For purposes of this text there are several general definitions. A ‘ribose’ is a five carbon or pentose sugar (C5H10O5) present in the structural components of ribonucleic acid, riboflavin, and other nucleotides and nucleosides. A ‘deoxyribose’ is a deoxypentose (C5H10O4) found in deoxyribonucleic acid. A ‘nucleoside’ is a compound of a sugar usually ribose or deoxyribose with a nitrogenous base by way of an N-glycosyl link. A ‘nucleotide’ is a single unit of a nucleic acid, composed of a five carbon sugar (either a ribose or a deoxyribose), a nitrogenous base and a phosphate group. There are two families of ‘nitrogenous bases’, which include: pyrimidine and purine. A ‘pyrimidine’ is a six member ring made up of carbon and nitrogen atoms; the members of the pyrimidine family include: cytosine (C), thymine (T) and uracil (U). A ‘purine’ is a five-member ring fused to a pyrimidine type ring; the members of the purine family include: adenine (A) and guanine (G). A ‘nucleic acid’ is a polynucleotide which is a biologic molecule such as ribonucleic acid or deoxyribonucleic acid that enable organisms to reproduce. A ‘ribonucleic acid’ (RNA) is a linear polymer of nucleotides formed by repeated riboses linked by phosphodiester bonds between the 3-hydroxyl group of one and the 5-hydroxyl group of the next; RNAs are single stranded macromolecules comprised of a sequence of nucleotides, these nucleotides are generally referred to by their nitrogenous bases, which include: adenine, cytosine, guanine and uracil. The term macromolecule refers to any very large molecule. RNAs are subset into different types which include messenger RNA (mRNA), transport RNA (tRNA), ribosomal RNA (rRNA) and a variety of small RNAs. Messenger RNAs act as templates to produce proteins. A ribosome is a complex comprised of rRNAs and proteins and is responsible for the correct positioning of mRNA and charged tRNA to facilitate the proper alignment and bonding of amino acids into a strand to produce a protein. A ‘charged’ tRNA is a tRNA that is carrying an amino acid. Ribosomal RNA (rRNA) represents a subset of RNAs that form part of the physical structure of a ribosome. Small RNAs include snoRNA, U snRNA, and miRNA. The snoRNAs modify precursor rRNA molecules. U snRNAs modify precursor mRNA molecules. The miRNA molecules modify the function of mRNA molecules.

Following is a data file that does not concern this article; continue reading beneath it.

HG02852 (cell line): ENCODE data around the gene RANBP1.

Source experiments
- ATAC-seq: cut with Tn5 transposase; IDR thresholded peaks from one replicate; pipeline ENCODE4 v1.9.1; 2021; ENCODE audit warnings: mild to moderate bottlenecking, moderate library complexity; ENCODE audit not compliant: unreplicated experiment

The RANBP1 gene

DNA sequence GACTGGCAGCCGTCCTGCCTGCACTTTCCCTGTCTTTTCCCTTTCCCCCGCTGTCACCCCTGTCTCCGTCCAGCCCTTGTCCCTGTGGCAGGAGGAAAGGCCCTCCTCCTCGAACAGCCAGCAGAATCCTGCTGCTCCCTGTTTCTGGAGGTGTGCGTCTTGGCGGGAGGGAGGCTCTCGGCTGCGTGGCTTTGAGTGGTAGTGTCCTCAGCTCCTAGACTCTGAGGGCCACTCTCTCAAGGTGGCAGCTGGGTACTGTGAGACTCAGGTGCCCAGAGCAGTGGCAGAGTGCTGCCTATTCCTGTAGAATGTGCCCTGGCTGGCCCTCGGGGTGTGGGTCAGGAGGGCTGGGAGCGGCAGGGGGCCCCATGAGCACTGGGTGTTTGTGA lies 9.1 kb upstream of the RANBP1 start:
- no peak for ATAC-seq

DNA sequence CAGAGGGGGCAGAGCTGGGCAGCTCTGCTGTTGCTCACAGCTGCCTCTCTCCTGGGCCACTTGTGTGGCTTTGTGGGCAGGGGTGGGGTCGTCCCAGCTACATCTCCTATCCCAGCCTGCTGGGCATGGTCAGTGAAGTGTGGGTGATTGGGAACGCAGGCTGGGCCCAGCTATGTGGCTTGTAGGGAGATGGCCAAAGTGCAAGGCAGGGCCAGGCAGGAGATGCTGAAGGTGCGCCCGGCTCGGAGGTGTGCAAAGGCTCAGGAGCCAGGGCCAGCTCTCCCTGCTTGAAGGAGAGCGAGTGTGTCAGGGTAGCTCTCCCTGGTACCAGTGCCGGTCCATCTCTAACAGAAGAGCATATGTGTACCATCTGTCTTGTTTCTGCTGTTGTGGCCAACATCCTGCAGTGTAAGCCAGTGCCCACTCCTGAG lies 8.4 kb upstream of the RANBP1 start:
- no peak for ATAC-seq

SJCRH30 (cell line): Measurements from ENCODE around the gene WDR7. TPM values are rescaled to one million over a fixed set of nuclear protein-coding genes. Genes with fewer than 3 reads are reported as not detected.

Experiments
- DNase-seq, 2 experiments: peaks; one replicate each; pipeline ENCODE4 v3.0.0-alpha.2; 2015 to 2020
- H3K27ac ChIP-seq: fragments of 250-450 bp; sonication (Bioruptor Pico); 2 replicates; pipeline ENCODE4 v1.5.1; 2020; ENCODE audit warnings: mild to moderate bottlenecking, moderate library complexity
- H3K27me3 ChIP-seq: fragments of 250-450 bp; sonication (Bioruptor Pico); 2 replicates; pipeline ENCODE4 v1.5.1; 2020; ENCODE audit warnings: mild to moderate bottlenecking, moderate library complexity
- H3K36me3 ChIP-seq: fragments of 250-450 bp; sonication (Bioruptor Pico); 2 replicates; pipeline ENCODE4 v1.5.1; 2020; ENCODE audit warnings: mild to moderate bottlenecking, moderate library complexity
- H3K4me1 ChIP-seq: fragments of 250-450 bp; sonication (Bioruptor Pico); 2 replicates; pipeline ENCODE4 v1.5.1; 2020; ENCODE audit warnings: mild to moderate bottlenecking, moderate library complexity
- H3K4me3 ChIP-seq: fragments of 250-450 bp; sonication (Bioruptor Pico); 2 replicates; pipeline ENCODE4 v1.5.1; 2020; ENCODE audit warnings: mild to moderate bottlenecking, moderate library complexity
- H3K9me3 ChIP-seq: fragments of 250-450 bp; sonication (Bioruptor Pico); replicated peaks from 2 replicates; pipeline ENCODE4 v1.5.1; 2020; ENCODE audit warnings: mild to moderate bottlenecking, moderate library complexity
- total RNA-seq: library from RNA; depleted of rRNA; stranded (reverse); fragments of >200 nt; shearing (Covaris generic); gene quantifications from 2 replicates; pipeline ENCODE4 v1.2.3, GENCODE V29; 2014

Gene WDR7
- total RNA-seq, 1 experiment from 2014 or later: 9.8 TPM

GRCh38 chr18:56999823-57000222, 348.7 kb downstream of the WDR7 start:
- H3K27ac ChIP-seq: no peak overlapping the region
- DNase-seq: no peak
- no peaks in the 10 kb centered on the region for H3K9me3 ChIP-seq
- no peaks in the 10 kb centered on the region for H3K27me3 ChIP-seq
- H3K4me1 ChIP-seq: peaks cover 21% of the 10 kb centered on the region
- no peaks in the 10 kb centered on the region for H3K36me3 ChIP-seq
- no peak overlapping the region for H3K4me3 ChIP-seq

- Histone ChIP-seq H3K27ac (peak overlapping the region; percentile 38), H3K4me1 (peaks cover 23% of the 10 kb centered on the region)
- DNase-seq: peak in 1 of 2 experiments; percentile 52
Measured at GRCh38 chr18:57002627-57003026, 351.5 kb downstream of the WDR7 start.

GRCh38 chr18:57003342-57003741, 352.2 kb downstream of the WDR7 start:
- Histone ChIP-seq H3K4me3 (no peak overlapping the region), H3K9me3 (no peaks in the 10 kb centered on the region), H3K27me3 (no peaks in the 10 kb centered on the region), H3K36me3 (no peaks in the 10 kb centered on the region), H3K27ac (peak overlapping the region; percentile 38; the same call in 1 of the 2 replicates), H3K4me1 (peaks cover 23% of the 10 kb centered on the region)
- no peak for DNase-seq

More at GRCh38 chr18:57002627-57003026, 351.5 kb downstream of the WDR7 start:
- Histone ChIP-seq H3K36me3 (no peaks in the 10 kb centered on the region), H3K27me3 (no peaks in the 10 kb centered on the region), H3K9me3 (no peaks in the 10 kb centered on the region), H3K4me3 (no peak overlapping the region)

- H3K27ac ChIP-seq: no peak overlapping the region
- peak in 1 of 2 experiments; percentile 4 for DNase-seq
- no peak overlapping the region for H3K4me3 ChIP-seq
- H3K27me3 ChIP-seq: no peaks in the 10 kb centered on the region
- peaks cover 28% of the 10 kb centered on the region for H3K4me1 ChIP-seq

A ‘deoxyribose’ is a deoxypentose (C5H10O4) sugar. Deoxyribonucleic acid (DNA) is comprised of three basic elements: a deoxyribose sugar, a phosphate group and nitrogen containing bases. DNA is a macromolecule made up of two chains of repeating deoxyribose sugars linked by phosphodiester bonds between the 3-hydroxyl group of one and the 5-hydroxyl group of the next; the two chains are held antiparallel to each other by weak hydrogen bonds. DNA strands contain a sequence of nucleotides, which include: adenine, cytosine, guanine and thymine. Adenine is always paired with thymine of the opposite strand, and guanine is always paired with cytosine of the opposite strand; one side or strand of a DNA macromolecule is the mirror image of the opposite strand. Nuclear DNA is regarded as the medium for storing the master plan of hereditary information.

Genes are considered segments of the DNA that represent units of inheritance.

A chromosome exists in the nucleus of a cell and consists of a DNA double helix bearing a linear sequence of genes, coiled and recoiled around aggregated proteins, termed histones. The number of chromosomes varies from species to species. Most human cells carries twenty two pairs of chromosomes plus two sex chromosomes; two ‘x’ chromosomes in women and one ‘x’ and one ‘y’ chromosome in men. Chromosomes carry genetic information in the form of units which are referred to as genes. The entire nuclear genome, forty six chromosomes, is comprised of 3 billion base pairs (bp) of nucleotides.